UK Prime Minister Boris Johnson said on Monday that one significant hurdle has been cleared on the path to a vaccine for COVID-19, but there were still several more to overcome.
His comments come after the latest results released by New York-based Pfizer and German biotechnology company BioNTech show a vaccine candidate was strongly effective in a large phase 3 study.
Pfizer’s announcement could mean that “we are at the beginning of the end of our troubles,” Johnson said in a press briefing, but emphasised caution.
“So we’ve cleared one significant hurdle, but there are several more to go,” he said.
Johnson said his government is yet to see the full safety data, and the test findings need to be peer reviewed before the vaccine can be approved.
The UK has ordered 40 million doses of the vaccine, and 300 million doses from five other vaccine candidates, Johnson said. He added that once the vaccine is approved, the NHS will lead a programme to distribute it.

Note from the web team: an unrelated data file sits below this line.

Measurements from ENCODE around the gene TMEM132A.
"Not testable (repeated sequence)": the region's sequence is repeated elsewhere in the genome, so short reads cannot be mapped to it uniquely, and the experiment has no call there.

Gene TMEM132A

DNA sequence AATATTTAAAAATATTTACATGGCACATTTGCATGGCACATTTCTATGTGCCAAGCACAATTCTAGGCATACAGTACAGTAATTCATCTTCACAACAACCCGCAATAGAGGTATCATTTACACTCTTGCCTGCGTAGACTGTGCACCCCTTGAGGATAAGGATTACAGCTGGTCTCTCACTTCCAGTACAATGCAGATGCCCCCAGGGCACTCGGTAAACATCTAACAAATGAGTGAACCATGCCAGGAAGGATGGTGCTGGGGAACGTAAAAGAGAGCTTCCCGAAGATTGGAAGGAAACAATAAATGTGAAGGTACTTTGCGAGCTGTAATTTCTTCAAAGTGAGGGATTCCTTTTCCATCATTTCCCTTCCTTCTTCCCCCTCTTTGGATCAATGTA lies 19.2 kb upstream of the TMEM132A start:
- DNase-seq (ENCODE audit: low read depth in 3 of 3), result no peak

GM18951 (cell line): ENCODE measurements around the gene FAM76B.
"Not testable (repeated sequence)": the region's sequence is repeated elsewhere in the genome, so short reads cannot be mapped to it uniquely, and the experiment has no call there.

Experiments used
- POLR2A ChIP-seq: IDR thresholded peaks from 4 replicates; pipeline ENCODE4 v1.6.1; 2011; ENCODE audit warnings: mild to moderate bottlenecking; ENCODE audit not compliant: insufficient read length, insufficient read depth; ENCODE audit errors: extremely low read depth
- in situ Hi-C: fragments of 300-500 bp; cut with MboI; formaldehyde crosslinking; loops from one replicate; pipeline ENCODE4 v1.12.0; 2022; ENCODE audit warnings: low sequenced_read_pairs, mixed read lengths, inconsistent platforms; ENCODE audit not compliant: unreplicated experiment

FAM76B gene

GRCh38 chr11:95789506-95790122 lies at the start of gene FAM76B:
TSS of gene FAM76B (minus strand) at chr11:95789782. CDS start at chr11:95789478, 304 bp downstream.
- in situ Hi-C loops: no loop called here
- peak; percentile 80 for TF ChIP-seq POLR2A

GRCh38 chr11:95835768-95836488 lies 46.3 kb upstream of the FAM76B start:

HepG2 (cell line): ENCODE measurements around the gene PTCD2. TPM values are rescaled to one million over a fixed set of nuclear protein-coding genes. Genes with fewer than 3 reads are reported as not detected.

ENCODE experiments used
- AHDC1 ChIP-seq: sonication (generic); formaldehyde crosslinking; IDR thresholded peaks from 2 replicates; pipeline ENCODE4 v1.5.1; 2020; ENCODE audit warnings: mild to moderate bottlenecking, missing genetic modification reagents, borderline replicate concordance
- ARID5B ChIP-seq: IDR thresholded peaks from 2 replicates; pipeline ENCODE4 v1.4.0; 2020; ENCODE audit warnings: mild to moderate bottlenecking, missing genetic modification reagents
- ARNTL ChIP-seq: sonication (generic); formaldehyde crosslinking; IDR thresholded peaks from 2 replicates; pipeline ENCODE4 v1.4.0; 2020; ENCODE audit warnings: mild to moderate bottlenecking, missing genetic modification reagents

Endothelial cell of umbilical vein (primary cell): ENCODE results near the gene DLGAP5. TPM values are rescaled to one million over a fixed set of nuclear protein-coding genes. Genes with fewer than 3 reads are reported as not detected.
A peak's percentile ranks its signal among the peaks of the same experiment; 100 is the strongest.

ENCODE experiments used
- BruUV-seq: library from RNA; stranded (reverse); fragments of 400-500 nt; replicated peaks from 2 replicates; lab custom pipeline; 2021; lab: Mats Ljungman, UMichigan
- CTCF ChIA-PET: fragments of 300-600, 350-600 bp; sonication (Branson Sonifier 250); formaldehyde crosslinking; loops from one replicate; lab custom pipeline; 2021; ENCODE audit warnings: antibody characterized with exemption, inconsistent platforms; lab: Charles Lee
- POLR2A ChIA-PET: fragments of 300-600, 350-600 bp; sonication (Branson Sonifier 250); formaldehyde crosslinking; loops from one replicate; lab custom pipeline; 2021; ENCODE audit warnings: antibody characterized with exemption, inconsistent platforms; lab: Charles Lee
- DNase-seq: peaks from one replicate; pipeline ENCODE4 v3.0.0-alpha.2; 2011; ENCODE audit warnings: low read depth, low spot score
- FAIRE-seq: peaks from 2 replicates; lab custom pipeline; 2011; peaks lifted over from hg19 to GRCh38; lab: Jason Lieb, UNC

The results, released on Monday, were termed the first interim efficacy analysis, and included data from 94 patients who had confirmed cases of COVID-19, the disease caused by the CCP (Chinese Communist Party) virus.
The results were analysed by an independent data monitoring board. They indicate an efficacy rate above 90 percent at seven days after the second dose, Pfizer and BioNTech said. That means protection is achieved 28 days after the first vaccination. The vaccination schedule is two doses.
No serious safety concerns were reported in the interim results.
The phase 3 trial started on July 27 and has enrolled over 43,000 patients to date. Nearly 39,000 have received the second dose as of Nov. 8.
There are currently no approved vaccines for the CCP virus. Dozens are in development around the world.
Zachary Stieber contributed to this report.